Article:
In Norway, meanwhile, there are new reports that Kloster Cruise is looking to sell Royal Viking Line. Among the interested parties are Erland Raastad who has formerly been Chief Executive with both RVL and Kloster Cruise and more recently part of the Seabourn Cruise organization. According to Norwegian press reports, neither Raastad nor Yard executives would not comment. Kloster also told this newsletter that he would not comment on the reports. He noted that another report stating that RVL and Royal Cruise Line may be sold was inaccurate.

Such reports and comments, or lack of firm comments, do little to quell the rumors that continue to surround the company. One Norwegian analyst, who asked not to be identified, said that the financial market there was looking for firm answers and better results. "Now, he said, everything is about as uncertain as they can get."

"Under normal circumstances," he said, "Yard and Kloster Cruise should be posting strong earnings. That they are not, is generating rumors and expectations that affect the investors' decisions more than facts."

He also noted the controversies surrounding the company's main shareholders including Trygve Hegnar, former CEO, who recently offered to purchase Yard's ferry division.

Timing is Off

The analysts also said that Kloster Cruise should have sold vessels earlier and that it now was too late. Potential buyers know that the company needs the money, he said, and will force the price down. He noted that the purchase of the Norway and RVL had been mistakes which had taken resources away from the development of new tonnage for NCL.

When Kloster Cruise ordered the Dreamward and the Windward, company executives said they had come up with a radical new ship concept and would release few details before construction got underway. While the new ships are very attractive, they can hardly be said to be radical. Besides, as market conditions change, they have to compete against much bigger ships offering better economies of scale.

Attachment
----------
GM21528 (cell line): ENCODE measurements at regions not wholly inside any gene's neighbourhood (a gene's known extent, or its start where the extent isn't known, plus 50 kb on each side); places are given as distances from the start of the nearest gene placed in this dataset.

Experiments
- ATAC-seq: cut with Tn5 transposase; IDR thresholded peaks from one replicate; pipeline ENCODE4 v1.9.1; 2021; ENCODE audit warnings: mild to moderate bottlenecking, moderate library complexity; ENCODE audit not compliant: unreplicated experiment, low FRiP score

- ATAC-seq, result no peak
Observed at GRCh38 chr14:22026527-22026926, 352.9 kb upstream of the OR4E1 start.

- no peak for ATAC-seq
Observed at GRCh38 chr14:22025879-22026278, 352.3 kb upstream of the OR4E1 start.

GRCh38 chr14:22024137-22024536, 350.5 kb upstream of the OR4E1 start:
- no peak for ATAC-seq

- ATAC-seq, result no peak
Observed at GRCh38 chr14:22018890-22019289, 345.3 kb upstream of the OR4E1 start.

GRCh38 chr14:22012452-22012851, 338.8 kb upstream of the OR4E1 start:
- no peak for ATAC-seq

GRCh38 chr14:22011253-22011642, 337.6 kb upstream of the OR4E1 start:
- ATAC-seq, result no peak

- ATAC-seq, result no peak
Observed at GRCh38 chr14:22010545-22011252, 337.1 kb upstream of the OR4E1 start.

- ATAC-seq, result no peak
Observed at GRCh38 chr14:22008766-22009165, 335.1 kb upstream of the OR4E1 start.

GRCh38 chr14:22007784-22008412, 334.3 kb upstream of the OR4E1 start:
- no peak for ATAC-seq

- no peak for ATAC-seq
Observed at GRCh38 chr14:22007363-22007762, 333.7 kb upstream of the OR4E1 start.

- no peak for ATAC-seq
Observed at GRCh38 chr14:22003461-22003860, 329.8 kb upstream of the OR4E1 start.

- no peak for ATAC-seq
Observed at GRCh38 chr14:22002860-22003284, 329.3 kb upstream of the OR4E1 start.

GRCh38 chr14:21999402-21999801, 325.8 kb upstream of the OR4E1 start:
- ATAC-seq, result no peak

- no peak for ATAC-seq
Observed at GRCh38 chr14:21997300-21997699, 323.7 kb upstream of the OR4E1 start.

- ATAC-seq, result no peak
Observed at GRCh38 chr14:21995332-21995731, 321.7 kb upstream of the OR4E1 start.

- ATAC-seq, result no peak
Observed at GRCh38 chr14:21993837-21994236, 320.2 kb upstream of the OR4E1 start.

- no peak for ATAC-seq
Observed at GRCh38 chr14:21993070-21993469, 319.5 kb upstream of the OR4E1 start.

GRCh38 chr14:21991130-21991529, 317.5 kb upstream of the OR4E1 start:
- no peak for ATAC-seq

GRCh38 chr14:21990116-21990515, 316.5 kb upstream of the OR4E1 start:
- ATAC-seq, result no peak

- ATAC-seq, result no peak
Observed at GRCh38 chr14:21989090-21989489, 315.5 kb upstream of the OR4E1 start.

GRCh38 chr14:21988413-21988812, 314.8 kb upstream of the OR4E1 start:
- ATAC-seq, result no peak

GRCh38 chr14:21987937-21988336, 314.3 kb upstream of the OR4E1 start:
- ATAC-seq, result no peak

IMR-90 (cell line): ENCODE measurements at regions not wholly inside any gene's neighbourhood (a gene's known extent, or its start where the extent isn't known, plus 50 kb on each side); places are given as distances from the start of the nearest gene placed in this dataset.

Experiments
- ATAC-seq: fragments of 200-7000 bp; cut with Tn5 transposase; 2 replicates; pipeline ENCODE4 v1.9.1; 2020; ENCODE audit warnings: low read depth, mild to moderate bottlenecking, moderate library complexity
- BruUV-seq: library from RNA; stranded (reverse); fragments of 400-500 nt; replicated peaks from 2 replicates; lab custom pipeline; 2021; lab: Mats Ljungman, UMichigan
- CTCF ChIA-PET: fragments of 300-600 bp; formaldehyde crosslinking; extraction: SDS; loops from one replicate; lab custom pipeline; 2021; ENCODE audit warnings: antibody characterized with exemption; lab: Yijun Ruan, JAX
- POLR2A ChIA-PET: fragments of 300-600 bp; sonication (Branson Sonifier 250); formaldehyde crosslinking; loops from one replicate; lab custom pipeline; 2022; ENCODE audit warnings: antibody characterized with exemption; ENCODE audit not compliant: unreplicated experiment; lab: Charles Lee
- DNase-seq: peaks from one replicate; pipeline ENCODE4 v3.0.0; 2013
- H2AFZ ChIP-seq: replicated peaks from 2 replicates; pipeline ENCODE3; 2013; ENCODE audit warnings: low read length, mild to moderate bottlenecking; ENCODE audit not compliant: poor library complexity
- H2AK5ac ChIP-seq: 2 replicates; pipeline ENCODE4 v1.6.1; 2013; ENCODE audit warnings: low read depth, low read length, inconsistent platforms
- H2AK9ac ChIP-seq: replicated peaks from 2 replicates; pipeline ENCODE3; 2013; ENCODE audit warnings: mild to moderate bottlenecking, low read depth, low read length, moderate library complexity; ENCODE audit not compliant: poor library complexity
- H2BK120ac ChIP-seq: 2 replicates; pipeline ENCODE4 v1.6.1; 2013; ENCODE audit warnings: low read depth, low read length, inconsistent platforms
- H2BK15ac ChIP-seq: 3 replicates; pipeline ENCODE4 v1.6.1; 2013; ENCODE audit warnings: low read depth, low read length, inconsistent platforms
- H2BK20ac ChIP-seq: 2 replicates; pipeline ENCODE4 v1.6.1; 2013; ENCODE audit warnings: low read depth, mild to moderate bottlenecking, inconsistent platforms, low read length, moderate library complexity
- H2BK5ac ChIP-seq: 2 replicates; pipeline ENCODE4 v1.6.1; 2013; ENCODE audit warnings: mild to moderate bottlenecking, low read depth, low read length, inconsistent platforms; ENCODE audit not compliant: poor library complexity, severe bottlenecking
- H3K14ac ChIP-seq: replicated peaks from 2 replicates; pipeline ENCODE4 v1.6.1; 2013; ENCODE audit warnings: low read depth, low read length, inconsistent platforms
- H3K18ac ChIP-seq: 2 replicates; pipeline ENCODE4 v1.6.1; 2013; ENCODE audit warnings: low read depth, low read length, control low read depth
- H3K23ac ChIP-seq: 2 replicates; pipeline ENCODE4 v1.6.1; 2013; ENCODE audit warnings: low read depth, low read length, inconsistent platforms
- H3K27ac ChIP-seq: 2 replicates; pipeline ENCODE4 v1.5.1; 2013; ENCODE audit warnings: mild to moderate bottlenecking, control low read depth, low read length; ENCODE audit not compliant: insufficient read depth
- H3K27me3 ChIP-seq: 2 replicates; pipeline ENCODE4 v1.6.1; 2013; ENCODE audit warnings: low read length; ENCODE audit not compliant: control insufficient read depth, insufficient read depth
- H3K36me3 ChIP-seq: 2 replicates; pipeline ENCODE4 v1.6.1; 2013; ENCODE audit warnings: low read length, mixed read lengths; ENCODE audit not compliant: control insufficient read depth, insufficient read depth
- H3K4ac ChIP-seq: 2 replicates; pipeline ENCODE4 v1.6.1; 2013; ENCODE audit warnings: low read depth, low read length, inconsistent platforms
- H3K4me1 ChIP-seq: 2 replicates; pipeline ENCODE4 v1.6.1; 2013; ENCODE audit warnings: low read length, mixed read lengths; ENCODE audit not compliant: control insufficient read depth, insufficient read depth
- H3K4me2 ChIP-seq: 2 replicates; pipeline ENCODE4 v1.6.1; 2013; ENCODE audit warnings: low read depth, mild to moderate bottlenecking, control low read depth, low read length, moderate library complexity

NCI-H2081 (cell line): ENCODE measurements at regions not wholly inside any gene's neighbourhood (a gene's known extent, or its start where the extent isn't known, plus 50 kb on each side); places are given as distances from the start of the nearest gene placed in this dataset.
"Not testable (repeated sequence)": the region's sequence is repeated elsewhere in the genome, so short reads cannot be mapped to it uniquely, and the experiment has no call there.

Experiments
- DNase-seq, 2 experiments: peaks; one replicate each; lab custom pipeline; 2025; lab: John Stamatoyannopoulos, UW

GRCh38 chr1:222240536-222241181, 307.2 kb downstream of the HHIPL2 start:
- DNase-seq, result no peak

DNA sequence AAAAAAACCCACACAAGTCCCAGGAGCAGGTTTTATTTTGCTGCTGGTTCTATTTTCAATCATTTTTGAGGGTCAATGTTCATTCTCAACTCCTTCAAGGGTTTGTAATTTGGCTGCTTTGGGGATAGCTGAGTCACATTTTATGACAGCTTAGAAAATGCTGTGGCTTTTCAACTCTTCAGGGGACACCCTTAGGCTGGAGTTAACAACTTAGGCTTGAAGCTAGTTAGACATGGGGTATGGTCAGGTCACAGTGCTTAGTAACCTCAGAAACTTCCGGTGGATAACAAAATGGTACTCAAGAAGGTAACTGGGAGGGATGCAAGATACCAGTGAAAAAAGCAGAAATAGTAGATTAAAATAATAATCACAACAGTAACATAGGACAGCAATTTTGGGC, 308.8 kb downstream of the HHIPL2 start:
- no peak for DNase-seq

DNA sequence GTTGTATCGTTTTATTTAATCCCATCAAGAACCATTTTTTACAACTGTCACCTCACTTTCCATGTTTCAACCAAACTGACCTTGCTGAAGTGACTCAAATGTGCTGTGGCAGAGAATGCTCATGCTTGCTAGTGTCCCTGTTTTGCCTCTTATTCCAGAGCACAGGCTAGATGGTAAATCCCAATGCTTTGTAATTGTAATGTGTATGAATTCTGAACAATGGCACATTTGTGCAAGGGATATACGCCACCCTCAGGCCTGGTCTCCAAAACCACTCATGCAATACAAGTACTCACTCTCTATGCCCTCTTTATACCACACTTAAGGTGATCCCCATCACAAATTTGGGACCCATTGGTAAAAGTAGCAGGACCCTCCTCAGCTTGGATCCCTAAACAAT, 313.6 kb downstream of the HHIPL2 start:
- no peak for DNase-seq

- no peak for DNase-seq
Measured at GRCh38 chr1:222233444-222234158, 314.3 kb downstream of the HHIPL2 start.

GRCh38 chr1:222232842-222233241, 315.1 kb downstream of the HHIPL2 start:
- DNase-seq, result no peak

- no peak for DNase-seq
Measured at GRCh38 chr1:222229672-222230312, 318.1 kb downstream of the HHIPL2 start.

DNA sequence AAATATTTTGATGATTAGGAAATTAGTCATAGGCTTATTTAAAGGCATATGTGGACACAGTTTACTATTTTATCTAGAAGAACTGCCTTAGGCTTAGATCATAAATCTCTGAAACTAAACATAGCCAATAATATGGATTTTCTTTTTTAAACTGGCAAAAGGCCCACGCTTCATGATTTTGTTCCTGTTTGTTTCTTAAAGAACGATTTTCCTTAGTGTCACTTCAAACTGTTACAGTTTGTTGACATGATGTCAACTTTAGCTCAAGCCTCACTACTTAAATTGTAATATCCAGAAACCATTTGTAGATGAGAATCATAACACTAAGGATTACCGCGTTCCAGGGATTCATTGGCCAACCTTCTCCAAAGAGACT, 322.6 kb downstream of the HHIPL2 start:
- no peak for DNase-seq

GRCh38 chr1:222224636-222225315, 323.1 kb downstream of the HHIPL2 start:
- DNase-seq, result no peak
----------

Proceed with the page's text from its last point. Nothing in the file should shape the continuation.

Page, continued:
Kloster admitted that the Dreamward needs to make more money. He said they had hoped that passengers would pay more to cruise on a relatively smaller ship offering higher quality. He noted, however, that the ship was perfect for the summer run to Bermuda.

Refinancing, Sale and/or Partner

Kloster is seeking to refinance the company's debt and to attract new equity capital or a new partner. "There are many alternatives," Kloster said. But he has to succeed if the company is going to continue to play a major role in the cruise industry.

ln the near term, Kloster can improve earnings by achieving better load factors and better yields on its ships. The new Windward will also provide additional capacity. The problem with the Dreamward and the Windward, however, is that they are expensive ships which require a higher per diem than comparable cruises in order to be profitable.

Thus, the question now is whether Kloster will be able to increase per diems for the NCL fleet. Kloster is trying by boosting sales and marketing.

In the long run, increased earnings can only come through increased efficiency and better economies of scale which translates into newbuildings. Thus, Kloster seems to have little choice but to refinance the company's debt and then, attract new capital by attracting new investors, partners, or by selling ships or divisions.

Despite all the turmoil surrounding this company, NCL, RCL and RVL remain some of the strongest brand names in the business. Kloster has an excellent starting position, but he has to act, otherwise NCL will be pushed aside by the competition, as will RCL facing the new ships from Holland America Line, and RVL facing a growing Crystal Cruises along with Seabourn Cruise Line and Cunard/Sea Goddess plus newcomers, Silversea Cruises and Swedish American.

At press time, Yard shares traded for NOK 33.25 on the Oslo Stock Exchange, compared to a 1991/92 high-low of NOK 93.50 - 28.00.